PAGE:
This article is part of our recently published book with magazine Houses & People. This new publication combines recommendations for holiday houses that have made a lasting impression on us thanks to their unique architecture and tourism concepts. In issue #1 of the magazine, we focus on the people behind our partner houses, and let hosts, architects, designers and creative minds have their say.
By Britta Krämer
The spectacular Jadranska Magistrala begins in Italy near Trieste and winds its way along the east coast of the Adriatic to Montenegro. More than half of the route lies in Croatia and is one of the most beautiful coastal roads in the world. Anyone who has ever been lucky enough to drive along it knows that this is no exaggeration. From time to time, sleepy fishing villages line the route, which often runs only a few metres from the water. But most of the time you drive through a breathtakingly archaic and deserted coastal scenery: steep, stony, rugged, barren, jagged and karstic cliffs and the countless islands that lie like lunar landscapes in the middle of the deep blue sparkling sea. If you turn your head away from the water to the other side of the E 64, the wild mountain world of the Velebit Nature Park rises up and offers a panoramic view of a gigantic botanical garden and the imposing silhouette of the mountain massif of the same name. The immediate proximity of sea and mountains is impressive and their contrasts merge into a contemplative expanse. You feel the strong urge to embrace all of this, you feel as a free as a bird and strangely moved, because here you understand that the mountains have their roots in the sea.
With this intriguing mountain landscape as a backdrop, hidden on the shores of a remote fjord with emerald green shimmering water, lies Novigrad: a picturesque Dalmatian town of 542 souls, known for its fish and shell fishing and actually for not being particularly famous. The road that leads to Novigrad ends here and whoever comes here does so for the sake of the place. You can see that: Novigrad is not a place of mass tourism; it cleverly hides from the crowds and protects its tranquil life within the old city walls. At its highest point, the imposing Fortezza towers above the town. Novigrad has a charm that cannot be ignored. It reads like a history book about the older and recent history of the region. Like a time traveller, you jump forward or backward on the timeline of events, depending on which lane you turn into, which door you slip through or which steps you climb. Along the promenade, small stone cottages crouch down next to dilapidated mansions. Many facades still show the traces of the war in the 90s, which hit the fishing town hard: most of the buildings were damaged and plundered during and after the occupation. Those who returned here after the war only needed one thing: to restore normal life as quickly as possible, which prompted many inhabitants to make makeshift repairs, which were not necessarily focused on aesthetics and attention to the local building history. Thus, the townscape developed into an intriguing patchwork of old stone houses and strange new architecture.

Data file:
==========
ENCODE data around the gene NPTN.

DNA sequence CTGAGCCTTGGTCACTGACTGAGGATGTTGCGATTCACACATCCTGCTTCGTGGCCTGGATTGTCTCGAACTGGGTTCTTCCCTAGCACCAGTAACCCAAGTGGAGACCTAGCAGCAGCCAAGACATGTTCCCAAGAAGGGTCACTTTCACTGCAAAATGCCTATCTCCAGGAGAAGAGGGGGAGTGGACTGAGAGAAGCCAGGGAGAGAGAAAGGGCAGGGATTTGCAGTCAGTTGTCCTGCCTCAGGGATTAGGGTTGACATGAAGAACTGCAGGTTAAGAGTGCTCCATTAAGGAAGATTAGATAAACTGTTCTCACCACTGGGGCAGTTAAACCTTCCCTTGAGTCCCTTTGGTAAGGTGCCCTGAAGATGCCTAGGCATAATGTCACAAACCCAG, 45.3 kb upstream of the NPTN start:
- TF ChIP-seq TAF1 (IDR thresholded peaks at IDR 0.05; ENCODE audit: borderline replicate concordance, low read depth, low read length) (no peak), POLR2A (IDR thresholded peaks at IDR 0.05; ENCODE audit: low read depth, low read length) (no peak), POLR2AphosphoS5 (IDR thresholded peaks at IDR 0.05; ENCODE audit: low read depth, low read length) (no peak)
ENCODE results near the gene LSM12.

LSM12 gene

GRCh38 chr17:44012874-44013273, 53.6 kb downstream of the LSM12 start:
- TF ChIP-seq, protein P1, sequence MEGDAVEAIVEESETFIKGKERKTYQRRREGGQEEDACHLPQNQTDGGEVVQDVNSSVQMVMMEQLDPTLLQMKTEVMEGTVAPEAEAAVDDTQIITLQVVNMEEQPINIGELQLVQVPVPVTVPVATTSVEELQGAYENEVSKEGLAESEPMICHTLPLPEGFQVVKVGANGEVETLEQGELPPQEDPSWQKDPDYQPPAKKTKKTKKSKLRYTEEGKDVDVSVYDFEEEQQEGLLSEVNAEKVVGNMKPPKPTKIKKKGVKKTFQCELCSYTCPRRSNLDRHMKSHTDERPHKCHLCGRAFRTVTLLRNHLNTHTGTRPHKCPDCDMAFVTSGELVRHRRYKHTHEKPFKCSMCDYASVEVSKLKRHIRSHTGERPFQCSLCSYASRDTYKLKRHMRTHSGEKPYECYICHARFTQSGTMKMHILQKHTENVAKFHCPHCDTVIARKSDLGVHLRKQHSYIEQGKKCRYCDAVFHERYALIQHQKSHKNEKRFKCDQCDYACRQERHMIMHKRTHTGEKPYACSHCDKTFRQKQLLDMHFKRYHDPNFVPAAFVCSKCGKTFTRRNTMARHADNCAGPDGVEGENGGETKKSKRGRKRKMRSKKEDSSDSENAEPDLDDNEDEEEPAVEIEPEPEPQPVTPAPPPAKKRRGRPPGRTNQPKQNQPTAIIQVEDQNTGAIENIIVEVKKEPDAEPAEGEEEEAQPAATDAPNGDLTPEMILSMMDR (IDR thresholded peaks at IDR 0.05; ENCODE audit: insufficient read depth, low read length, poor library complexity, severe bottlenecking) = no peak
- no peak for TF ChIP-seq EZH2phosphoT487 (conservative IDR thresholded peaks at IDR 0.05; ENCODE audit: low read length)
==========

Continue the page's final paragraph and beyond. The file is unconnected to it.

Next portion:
From September to April Novigrad dozes peacefully and only the winds – the hot Scirocco coming from the south and the ice-cold Bora – blow sweep through it from time to time. To those who witness these Dalmatian winds, a piece of the soul of this region is revealed. During the warm months Novigrad radiates a lively Croatian way of life, when the city dwellers visit their relatives in the summer resort. The foreign travellers who come to Novigrad are looking for the authentic corners of Croatia and for encounters with people who are able to feel the special aura of their homeland. Boris Kajmak is such a person.
Born and raised in 1980 in Zadar, Croatia, his profession and calling took him around the globe. He studied printmaking and art at the Academy of Fine Arts in Mostar and London. He defines himself as an “interdisciplinary artist and designer whose works explore social realms through material, play and language.” His sculptures, design objects and architectural works have been shown in international exhibitions since 1999.
His experience of war at a young age has been reflected in many ways and has become a powerful catalyst. Boris Kajmak is a cultural nomad, a border crosser, a lateral thinker, a clever observer full of wit and (self-)irony. Most perceptible is his insatiable urge for movement, development and inspiring exchange. And then there is – omnipresent – love, an unconditional, loyal yet critical love for the people and places that harbour his roots and childhood memories: the intriguing coastal town of Zadar and … Novigrad.